(57) See 78 Fed. Reg. 67985, 67993 ("It should be noted that if an NDA holder has discontinued marketing a drug product, but approval of the NDA has not been withdrawn under [section] 314.150, the NDA holder still must comply with applicable statutory and regulatory requirements.").
(58) In re Actos, 2014 WL 4364832, at *19.
(59) See id. at *19 (highlighting the fact that Takeda and Lilly "exchanged information and communicated" during the regulatory history of Actos).
(60) Although the exact terms of Takeda and Lilly's contract have not been made public, it is notable that Takeda has reserved the right to dispute Lilly's claim, based on an indemnification agreement in the contract, that Takeda agreed to indemnify Lilly for losses in Actos litigation. See Lance Duroni, Takeda Won't Commit to Cover Eli Lilly for $9B Verdict, Law 360, Apr. 24, 2014, available at http://www. law360.com/articles/531635/takeda-won-t-commit-to-cover-eli-lilly-for-9b-verdict.
Eric Lasker is a partner in the Washington, D.C. law firm Hollingsworth LLP, where he has represented clients in pharmaceutical products liability litigation involving antipsychotics, antifungals, antiepileptics, cancer medications, cough/cold treatments, introcular and contact lenses, and obstetrical drugs. Mr. Lasker has been recognized as an American Lawyer "Litigator of the Week," a Bloomberg News "Rainmaker," and as one of Law 360's Products Liability MVPs for 2013. Stephen Klein is a partner in the Washington, D.C. law firm Hollingsworth LLP where he defends complex cases and mass torts involving pharmaceutical and medical device products liability. He also represents corporate policyholders in insurance coverage disputes and has frequently written in the field, authoring a number of articles and treatises to assist policyholders in maximizing their insurance recoveries. Mr Klein also practices in the field of government contracts. Tamara Fishman Barago is an associate with the Washington, D.C. firm Hollingsworth LLP. She specializes in the defense of complex serial and mass tort litigation across the country--primarily personal injury litigation involving pharmaceutical products--and she has significant experience with all facets of the litigation process, including pretrial fact and expert discovery, motions practice, trial preparation, and appellate work. Ms. Barago is also active in pro bono work with several organizations in the Washington, DC area.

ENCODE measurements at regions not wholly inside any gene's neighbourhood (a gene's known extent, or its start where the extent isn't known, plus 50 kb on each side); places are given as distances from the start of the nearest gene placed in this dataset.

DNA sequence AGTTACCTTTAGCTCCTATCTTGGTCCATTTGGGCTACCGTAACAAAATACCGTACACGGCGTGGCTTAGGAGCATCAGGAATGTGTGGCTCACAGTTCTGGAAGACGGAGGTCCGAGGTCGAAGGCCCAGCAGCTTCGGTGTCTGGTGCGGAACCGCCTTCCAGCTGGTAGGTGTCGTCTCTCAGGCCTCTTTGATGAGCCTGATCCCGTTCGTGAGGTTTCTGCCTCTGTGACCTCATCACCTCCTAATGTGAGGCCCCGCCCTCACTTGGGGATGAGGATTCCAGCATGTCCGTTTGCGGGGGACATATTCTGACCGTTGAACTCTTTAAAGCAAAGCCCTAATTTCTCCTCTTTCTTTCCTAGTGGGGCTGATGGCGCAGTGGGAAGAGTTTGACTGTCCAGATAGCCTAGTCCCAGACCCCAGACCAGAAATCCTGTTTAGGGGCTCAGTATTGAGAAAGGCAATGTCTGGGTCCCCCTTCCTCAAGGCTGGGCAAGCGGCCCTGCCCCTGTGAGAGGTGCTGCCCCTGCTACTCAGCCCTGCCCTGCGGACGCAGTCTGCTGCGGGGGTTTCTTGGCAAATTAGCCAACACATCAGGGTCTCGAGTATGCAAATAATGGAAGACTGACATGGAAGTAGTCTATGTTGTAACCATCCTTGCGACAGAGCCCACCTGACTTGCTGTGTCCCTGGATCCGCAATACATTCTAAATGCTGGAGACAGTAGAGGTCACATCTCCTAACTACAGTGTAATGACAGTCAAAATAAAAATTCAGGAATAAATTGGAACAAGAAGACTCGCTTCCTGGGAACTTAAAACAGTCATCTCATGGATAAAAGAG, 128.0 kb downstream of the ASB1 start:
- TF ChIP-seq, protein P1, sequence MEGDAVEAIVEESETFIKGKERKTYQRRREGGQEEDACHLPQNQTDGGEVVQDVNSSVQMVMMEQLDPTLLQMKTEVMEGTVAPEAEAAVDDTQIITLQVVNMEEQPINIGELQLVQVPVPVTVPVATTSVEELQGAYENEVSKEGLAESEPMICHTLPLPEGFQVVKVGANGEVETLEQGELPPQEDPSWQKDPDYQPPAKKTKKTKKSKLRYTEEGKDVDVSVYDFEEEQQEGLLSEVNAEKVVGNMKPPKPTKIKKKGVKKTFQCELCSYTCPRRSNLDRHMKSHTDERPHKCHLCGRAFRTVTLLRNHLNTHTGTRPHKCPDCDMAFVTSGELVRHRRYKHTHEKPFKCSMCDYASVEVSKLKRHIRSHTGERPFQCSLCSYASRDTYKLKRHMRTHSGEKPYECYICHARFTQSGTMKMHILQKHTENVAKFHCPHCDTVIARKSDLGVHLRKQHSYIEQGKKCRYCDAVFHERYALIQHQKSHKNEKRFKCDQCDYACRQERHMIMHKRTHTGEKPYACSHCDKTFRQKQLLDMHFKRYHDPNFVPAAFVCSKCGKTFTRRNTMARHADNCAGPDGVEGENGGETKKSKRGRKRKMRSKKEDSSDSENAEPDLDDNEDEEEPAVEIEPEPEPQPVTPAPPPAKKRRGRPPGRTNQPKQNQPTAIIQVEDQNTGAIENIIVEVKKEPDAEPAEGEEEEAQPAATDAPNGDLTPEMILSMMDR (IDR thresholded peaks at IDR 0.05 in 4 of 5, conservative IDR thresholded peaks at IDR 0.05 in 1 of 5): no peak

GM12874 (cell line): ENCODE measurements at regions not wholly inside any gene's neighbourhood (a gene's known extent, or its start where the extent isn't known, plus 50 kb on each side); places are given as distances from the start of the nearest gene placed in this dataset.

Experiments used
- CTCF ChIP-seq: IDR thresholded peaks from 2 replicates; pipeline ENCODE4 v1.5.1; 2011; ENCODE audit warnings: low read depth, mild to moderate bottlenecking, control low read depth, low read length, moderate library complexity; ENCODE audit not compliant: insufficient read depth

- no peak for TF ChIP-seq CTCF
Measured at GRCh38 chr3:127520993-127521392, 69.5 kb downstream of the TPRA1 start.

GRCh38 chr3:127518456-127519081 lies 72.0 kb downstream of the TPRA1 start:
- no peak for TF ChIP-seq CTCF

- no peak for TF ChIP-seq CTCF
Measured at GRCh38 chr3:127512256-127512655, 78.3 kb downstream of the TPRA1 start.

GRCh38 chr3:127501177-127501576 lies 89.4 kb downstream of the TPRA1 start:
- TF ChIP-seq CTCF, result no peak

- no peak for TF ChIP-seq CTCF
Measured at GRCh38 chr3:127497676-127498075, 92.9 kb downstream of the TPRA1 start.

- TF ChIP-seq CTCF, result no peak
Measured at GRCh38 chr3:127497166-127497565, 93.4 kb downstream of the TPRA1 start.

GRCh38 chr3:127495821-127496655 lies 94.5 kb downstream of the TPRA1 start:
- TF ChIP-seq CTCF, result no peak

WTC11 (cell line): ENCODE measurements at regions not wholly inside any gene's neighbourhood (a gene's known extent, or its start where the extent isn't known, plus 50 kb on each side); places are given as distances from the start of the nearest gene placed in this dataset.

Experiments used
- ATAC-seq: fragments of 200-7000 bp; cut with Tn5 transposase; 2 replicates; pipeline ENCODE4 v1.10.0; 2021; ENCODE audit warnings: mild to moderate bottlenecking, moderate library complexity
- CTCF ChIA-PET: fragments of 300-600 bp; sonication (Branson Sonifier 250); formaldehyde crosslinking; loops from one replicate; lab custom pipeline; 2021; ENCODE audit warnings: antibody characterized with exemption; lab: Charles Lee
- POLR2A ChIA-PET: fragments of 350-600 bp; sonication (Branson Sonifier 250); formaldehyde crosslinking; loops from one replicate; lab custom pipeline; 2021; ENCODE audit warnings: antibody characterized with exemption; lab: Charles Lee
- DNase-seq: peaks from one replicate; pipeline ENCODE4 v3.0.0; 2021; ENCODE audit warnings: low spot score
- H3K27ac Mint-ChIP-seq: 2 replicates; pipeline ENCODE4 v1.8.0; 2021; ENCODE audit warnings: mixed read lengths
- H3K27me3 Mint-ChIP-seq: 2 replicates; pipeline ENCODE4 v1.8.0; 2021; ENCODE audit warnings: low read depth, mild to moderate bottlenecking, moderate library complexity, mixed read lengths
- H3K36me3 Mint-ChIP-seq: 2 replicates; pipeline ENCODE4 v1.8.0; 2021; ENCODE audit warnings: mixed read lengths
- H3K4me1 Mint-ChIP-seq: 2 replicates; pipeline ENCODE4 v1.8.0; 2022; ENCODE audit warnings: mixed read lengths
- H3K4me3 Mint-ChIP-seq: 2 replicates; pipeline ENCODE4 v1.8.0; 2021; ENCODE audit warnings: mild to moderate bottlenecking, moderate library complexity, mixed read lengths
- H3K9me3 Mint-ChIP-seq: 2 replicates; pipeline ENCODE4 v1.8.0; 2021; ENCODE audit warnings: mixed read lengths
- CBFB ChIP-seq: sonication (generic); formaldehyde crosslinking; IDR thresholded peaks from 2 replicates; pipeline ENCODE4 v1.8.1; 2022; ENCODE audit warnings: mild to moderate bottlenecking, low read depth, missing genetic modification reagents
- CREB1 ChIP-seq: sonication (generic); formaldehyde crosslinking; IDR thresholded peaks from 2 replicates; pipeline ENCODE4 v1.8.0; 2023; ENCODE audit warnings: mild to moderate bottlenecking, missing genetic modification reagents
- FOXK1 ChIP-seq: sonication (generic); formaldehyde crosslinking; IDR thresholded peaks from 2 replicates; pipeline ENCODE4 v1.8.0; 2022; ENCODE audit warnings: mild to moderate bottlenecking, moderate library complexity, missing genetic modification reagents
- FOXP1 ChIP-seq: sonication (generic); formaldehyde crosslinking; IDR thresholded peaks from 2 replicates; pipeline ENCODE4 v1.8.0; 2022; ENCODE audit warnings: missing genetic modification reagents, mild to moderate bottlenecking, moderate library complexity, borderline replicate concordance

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|Author:||Lasker, Eric G.; Klein, Stephen A.; Barago, Tamara Fishman|
|Publication:||Defense Counsel Journal|
|Date:||Jul 1, 2015|